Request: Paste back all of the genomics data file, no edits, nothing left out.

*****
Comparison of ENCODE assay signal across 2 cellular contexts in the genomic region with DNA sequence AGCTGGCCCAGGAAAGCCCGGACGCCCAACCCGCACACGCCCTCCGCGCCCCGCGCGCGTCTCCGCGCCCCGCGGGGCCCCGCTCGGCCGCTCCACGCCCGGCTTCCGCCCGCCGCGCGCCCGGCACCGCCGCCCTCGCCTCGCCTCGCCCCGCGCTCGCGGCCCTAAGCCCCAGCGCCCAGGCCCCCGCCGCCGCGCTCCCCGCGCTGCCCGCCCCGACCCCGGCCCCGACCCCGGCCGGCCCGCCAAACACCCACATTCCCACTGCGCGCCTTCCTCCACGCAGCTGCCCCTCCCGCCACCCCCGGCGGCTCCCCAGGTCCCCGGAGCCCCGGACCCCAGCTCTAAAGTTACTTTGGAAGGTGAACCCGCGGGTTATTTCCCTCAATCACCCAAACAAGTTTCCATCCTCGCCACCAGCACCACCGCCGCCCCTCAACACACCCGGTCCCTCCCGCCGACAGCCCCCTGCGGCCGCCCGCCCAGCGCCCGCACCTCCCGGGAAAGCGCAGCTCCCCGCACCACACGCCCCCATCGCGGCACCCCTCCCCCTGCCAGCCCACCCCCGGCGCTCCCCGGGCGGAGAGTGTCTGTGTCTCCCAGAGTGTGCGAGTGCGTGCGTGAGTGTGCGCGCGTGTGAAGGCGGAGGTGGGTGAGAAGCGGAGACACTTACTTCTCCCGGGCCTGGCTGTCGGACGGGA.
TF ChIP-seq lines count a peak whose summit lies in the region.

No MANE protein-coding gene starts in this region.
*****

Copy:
Comparison of ENCODE assay signal across 2 cellular contexts in the genomic region with DNA sequence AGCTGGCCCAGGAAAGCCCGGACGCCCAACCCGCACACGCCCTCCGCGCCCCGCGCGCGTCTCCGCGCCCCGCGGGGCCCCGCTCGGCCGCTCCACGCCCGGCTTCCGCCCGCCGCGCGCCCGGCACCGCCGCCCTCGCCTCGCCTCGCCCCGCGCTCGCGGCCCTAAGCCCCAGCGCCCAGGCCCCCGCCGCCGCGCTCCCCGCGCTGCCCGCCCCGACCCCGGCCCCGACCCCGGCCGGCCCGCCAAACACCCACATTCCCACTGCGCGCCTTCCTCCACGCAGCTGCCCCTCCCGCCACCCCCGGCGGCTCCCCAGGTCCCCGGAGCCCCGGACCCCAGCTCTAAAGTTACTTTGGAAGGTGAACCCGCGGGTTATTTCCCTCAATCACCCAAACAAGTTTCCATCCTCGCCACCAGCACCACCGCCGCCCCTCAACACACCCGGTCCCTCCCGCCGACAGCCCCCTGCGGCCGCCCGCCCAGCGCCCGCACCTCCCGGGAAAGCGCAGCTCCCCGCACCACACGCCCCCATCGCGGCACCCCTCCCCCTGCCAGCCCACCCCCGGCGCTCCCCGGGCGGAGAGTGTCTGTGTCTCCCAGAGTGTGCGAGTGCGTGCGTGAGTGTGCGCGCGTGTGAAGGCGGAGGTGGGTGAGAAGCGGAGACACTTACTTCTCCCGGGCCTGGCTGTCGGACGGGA.
TF ChIP-seq lines count a peak whose summit lies in the region.

No MANE protein-coding gene starts in this region.